An update on Russia, next year's Presidential election and the continued calls for reform of the World Anti-Doping Agency (WADA) are among the key topics due to be discussed when the organisation holds Executive Committee and Foundation Board meetings here this week.
The 12-member Executive Committee is scheduled to convene tomorrow, before the Foundation Board gathers on Thursday (November 15).
The meeting of the 38-person Foundation Board, comprised equally of representatives from sport and Governments, is expected to be particularly fractious amid the increasingly bitter debate over the future of the global anti-doping watchdog following the controversial decision to lift the ban on Russia in September.
The Executive Committee will be given a progress report on the criteria regarding access to the data and samples stored at the Moscow Laboratory as the December 31 deadline set by WADA draws nearer.
Russia has been told they must comply with the demand or risk having their suspension reinstated.
Authorities in the scandal-hit nation have so far failed to do so, while WADA officials refused to provide an update on the situation during a media symposium earlier this month.
Russian Anti-Doping Agency (RUSADA) director general Yury Ganus admitted last week he was concerned over the lack of progress in fulfilling the criteria on the laboratory in the Russian capital.
The compromise reached to allow RUSADA to be declared compliant has sparked a furious backlash from athletes who have called for change after claiming WADA is unfit for purpose in its current form.
They have stepped up their anti-WADA campaign in recent days, with American steeplechase world champion Emma Coburn and Sweden's Olympic biathlon silver medallist Sebastian Samuelsson writing an open letter to President Sir Craig Reedie yesterday.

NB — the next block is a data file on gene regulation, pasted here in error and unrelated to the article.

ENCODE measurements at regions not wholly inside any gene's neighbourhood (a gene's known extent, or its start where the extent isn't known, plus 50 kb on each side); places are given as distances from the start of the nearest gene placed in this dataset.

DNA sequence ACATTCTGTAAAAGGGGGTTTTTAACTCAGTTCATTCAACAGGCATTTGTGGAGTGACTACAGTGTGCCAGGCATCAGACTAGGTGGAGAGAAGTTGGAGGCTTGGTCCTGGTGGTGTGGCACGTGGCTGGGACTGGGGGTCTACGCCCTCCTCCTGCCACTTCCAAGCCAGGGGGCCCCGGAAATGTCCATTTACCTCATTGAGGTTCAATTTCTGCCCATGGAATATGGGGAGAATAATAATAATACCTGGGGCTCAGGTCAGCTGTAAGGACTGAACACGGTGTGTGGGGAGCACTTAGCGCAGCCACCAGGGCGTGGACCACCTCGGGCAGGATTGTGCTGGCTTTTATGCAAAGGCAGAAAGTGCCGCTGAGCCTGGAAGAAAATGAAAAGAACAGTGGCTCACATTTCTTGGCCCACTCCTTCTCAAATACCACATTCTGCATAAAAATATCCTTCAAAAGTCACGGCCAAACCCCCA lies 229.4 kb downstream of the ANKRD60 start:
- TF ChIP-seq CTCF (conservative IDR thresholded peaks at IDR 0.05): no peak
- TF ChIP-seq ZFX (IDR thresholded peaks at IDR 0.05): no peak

The document calls for clarification on the number of Russian athletes prosecuted and demanded "guarantees" the criteria on the Moscow Laboratory will lead to the sanctioning of more athletes who were part of the state-sponsored doping system.
The "procedural rules" for next year's election to replace Sir Craig as President are also set to be decided this week.
A controversial proposal from the African Union of public authority representatives which outlined a series of criteria their candidate must meet - including an age limit of 45 - is not officially on the agenda but it is likely it will be raised at the Foundation Board meeting.
Critics have claimed the suggestion was raised to block WADA vice-president Linda Helleland from standing for President as she is 41.
The proposal, in the unlikely event it comes to fruition, would also rule out 34-year-old Polish Sports Minister Witold Bańka from standing.
The two publicly clashed last week in a further sign of the acrimonious Presidential campaign ahead.
Bańka hit out at Helleland, claiming she should step down as vice-president during the election campaign, culminating at the World Conference on Doping in Sport in November 2019 in Katowice in Poland, to ensure a fairer race while also criticising her appearance at an anti-doping summit in Washington.
The summit drew further battle lines between WADA and an athlete community which has become frustrated at their lack of input in key decisions made by the anti-doping body.
In response, Helleland accused her rival of making "offensive" statements and acting in bad faith.
A series of proposed reforms to WADA's governance - including adding two new independent members to the Executive Committee and establishing a Nomination Committee to oversee the process - will be voted on by the Foundation Board.
They are all likely to be approved, despite athletes, including governance reform working group member Adam Pengilly, claiming they do not go far enough.
Potential non-compliance of countries, an update regarding the World Anti-Doping Code and a review of the standards which came into effect in April are among other notable topics on the agenda.